Rare lunar events will mark the entry of 2018 as two supermoons are set to shine on the first and last evenings of January, with the finale expected to have an "extra special" red glow, the National Aeronautics and Space Administration (NASA) said on its website.
A "supermoon" is a full moon that appears 14 percent larger and 30 percent brighter than the usual full moon. It appears when the moon orbits closest to Earth during its full phase.
The "wolf moon" or the first full moon of the year will be a supermoon, NASA said. It follows the opener of the supermoon "trilogy"- as NASA put it - which was seen in early December.
"You almost feel as though you could reach out, grab the glowing orb, and drop it into your coffee cup," NASA said.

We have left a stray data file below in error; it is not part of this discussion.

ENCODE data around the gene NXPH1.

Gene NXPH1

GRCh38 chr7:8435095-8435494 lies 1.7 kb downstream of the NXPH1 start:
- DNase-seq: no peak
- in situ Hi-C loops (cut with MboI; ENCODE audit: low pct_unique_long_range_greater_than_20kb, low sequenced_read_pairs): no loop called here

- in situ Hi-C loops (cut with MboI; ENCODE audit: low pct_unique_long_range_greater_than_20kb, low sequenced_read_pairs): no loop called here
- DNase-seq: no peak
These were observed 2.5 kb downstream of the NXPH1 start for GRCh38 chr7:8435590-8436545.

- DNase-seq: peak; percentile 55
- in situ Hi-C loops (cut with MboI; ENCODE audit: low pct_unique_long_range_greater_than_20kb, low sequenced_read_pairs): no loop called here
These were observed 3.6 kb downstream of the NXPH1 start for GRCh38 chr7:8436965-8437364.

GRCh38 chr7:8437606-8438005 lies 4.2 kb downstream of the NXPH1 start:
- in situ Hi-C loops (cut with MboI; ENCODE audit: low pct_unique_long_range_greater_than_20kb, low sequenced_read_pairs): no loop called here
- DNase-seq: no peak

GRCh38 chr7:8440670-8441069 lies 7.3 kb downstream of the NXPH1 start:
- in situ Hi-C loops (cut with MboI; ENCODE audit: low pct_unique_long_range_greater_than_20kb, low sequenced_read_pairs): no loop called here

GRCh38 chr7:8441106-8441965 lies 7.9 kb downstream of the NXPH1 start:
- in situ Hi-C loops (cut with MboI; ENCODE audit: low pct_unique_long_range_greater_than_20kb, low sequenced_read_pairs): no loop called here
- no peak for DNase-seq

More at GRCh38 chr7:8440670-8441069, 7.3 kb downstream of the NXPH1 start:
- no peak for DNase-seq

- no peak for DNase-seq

But moon-gazing will be twice the fun in the grand finale by the end of January, when a very rare "super blue blood moon" will appear.
"Sometimes the celestial rhythms sync up just right to wow us," NASA said.
A "super blue blood moon" is a "supermoon", a "blood moon", and a "blue moon" all happening in one night.
A blue moon is the second full moon in a month, while a blood moon is seen when a full moon temporarily turns red during a total lunar eclipse.
"The January 31st supermoon will feature a total lunar eclipse, with totality viewable from western North America across the Pacific to Eastern Asia," NASA said.
"The Moon will lose its brightness and take on an eerie, fainter-than-normal glow from the scant sunlight that makes its way through Earth’s atmosphere," NASA added.
The space agency said it would be best to view to natural phenomenon when the moon rises or sets over the horizon.